1. Gratitude tree. Place a small synthetic tree, cut branch, or sticks neatly arranged into a vase. Cut ribbons in various colors 4-5 inches wide. You should have enough colors of ribbon to give your tree a festive look. Set out a sign next to the tree that instructs your guests to pick one color of ribbon and tie that one ribbon onto the tree for every one thing he or she is thankful for. I cut about 10 ribbons for each color giving the guest 10 things to be thankful for. The end result: a festive and meaningful tree that can also be a beautiful centerpiece.
2. Thankful Place cards I made these unique place cards (a how-to coming soon on the blog, no sewing experience required) and included not only the name of my Thanksgiving guests, but also a line for them to write 1 thing the’re thankful for each year. Don’t forget to include a pen for each table setting. Guests can wander about the table taking a peak at what everyone is grateful for (or share outloud) and everyone can take home their card as a gratitude reminder for 2014.
3. Gratitude Messages This idea might be my favorite. I took mini-envelopes and folded a piece of paper accordian-style cut just big enough o fit into the envelope . You should have the same number of folds as the number of invited guests so that each guest gets one fold to write on. Put each guest’s name on the outside of the envelope and place all the envelopes into one basket. Ask each guest to write one thing they are thankful for for every person at Thanksgiving dinner. Everyone will write on one space of the accordian message, skipping his or her own envelope. At the end of dinner, each guest will take home his or her envelope or you can share outloud what everyone wrote. I think it’s entertaining to have all guests write in all envelopes–regardless of whether they know that person or not. You’ll be surprised by what new acquaintances will come up with.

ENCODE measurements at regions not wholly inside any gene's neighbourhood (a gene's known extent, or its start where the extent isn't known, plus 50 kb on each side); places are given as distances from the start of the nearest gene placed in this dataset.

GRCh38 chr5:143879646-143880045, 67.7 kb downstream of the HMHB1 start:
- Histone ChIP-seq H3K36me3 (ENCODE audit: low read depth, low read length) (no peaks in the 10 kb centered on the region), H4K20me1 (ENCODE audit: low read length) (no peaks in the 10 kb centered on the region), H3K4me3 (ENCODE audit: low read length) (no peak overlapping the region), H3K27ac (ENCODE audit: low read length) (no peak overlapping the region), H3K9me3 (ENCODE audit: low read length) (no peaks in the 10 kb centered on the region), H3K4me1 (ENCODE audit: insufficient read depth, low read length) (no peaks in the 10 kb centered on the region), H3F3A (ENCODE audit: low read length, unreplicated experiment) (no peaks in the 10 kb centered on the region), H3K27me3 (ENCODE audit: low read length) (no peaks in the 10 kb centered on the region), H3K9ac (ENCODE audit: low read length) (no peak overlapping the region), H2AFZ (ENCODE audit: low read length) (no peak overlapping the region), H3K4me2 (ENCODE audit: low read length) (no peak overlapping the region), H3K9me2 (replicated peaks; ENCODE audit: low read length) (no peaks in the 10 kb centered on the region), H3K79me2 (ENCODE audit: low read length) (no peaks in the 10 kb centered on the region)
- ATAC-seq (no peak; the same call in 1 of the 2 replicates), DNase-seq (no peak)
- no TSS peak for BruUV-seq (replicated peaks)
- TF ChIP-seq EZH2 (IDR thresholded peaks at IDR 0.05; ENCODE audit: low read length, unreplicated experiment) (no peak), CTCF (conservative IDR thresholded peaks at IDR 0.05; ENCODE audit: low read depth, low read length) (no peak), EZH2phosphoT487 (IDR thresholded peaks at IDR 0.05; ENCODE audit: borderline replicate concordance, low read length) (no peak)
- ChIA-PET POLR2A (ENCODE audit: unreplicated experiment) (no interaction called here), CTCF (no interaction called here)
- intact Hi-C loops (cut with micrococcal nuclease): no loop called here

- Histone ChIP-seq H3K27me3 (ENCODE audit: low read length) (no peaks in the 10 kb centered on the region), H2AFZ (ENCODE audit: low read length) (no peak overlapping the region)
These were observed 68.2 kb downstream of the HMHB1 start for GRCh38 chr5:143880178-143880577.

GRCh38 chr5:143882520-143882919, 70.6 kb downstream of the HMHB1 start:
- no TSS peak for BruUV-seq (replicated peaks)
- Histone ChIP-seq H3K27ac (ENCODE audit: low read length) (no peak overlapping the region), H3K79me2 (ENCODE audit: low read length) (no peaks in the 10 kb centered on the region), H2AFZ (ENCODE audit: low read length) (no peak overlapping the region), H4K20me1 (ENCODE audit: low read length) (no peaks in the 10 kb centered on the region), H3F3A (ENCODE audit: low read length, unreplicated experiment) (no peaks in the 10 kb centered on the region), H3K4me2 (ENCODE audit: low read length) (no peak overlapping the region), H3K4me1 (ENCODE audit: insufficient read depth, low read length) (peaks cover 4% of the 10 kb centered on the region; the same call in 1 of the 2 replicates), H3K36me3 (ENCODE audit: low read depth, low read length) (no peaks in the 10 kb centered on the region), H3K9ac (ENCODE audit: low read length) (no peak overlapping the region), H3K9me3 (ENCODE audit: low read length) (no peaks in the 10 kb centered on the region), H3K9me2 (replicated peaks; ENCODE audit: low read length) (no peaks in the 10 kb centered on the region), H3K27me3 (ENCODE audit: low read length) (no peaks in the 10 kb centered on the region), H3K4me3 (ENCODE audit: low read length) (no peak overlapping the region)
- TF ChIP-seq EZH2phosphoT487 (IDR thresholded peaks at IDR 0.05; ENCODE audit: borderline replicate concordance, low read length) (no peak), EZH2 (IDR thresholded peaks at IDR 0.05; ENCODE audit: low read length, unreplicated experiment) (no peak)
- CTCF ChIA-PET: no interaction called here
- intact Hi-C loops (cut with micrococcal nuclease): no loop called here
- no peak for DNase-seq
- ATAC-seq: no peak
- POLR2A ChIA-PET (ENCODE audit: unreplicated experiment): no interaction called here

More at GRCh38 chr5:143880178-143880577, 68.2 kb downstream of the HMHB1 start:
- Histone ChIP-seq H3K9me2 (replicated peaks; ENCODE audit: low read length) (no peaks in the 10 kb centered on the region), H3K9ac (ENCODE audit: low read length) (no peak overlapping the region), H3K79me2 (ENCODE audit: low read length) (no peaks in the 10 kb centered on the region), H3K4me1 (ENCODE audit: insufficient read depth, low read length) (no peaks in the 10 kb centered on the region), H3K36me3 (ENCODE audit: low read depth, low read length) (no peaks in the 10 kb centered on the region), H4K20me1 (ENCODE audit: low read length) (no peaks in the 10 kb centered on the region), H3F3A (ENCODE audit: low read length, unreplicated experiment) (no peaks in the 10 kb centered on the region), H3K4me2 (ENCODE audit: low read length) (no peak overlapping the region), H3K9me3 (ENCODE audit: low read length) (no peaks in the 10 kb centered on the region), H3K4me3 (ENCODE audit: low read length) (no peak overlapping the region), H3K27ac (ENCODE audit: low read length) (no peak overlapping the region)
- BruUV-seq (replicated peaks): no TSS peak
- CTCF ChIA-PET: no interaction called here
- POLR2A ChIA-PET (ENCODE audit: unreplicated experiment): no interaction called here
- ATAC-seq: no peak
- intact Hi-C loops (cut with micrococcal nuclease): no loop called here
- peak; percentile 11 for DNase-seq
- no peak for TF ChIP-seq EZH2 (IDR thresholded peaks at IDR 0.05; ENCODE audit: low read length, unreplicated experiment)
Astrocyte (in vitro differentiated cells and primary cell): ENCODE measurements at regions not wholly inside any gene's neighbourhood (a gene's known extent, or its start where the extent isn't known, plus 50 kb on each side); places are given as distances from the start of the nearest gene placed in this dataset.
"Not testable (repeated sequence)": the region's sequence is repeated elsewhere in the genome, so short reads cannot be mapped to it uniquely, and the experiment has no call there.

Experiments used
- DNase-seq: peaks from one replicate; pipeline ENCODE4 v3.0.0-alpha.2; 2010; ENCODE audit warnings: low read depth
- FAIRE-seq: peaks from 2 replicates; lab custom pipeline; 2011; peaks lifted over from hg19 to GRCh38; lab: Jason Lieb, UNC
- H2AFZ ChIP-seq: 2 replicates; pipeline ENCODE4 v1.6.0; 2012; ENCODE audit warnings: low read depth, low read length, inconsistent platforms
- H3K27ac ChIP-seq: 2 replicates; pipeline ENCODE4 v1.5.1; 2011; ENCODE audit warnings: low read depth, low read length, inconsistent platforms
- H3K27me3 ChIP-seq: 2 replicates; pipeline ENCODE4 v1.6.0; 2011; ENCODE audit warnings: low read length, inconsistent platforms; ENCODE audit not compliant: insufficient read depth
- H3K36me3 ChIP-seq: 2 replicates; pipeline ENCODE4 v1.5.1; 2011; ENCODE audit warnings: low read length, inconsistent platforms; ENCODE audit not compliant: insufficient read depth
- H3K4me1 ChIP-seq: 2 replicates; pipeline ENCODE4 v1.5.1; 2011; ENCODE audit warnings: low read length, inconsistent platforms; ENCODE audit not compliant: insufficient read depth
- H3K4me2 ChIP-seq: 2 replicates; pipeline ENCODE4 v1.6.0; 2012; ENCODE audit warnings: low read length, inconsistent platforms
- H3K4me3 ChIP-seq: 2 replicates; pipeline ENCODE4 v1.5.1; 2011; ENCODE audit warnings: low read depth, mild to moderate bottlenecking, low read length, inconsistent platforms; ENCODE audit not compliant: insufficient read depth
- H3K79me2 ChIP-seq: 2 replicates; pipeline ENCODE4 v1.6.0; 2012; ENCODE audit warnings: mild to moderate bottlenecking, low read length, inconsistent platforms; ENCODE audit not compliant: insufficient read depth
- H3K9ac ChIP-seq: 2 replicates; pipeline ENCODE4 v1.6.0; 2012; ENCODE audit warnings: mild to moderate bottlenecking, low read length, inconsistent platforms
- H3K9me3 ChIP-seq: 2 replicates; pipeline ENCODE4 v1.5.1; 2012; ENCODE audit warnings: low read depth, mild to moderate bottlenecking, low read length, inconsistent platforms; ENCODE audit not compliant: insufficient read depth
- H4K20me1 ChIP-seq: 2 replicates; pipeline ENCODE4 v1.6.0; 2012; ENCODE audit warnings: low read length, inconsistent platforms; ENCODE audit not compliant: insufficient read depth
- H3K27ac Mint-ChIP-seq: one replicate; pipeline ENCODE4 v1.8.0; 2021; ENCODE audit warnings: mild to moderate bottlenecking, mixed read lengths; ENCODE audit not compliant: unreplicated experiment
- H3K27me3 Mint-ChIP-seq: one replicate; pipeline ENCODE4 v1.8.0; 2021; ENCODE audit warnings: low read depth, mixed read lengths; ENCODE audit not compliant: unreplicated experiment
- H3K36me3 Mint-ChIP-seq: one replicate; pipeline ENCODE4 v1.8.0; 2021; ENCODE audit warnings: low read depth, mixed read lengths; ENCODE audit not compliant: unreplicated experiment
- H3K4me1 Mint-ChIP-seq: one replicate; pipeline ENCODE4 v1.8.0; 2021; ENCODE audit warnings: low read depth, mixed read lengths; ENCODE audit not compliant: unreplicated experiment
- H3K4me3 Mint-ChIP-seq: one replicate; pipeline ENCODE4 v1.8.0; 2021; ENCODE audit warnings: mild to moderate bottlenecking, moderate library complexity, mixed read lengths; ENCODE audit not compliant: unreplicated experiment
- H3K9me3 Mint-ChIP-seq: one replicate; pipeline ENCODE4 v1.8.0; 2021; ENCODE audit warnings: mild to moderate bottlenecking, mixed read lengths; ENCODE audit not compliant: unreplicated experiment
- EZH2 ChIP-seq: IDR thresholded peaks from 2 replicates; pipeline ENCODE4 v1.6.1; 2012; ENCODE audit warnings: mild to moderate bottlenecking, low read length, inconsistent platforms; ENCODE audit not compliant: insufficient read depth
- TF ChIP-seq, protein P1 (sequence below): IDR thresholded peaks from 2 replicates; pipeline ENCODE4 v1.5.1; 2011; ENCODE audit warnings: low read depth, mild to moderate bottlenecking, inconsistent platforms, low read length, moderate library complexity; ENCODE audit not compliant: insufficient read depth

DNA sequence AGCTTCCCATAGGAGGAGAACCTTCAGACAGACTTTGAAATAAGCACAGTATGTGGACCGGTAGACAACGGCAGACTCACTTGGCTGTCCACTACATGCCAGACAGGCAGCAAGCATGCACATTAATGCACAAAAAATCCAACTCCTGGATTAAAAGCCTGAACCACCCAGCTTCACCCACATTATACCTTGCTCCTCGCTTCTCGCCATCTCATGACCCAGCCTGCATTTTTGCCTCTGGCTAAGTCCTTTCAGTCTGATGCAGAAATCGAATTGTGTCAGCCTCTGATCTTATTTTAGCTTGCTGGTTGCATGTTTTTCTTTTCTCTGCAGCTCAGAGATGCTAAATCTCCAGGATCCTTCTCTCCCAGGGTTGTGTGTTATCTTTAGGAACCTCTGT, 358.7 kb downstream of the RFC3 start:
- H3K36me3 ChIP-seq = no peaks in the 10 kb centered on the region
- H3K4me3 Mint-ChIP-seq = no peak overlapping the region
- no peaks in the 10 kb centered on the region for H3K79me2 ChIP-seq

4. Gratitude Drink Identifiers This idea suits more for a mostly adult Thanksgiving affair, particularly where not everyone is well-acquianted. I set out gift tags and ribbons (or you can use string) and a sign that instructed guests to write on the tag 1 thing they are grateful for. The tags are tied to each person’s wine glass (instead of glass identifiers) and act as a great conversation starter. Funnier gratitudes work well here and this can be especially fun for a dinner that has various single people in attendance. At the other end of the spectrum, if you do have lots of kids with various sippy cups and bottles, it is also cute to get them involved and, instead of tying the tag to a champagne glass, secure it to the sippy cup (as you might know, sipply cups do get confused more often than you’d think!).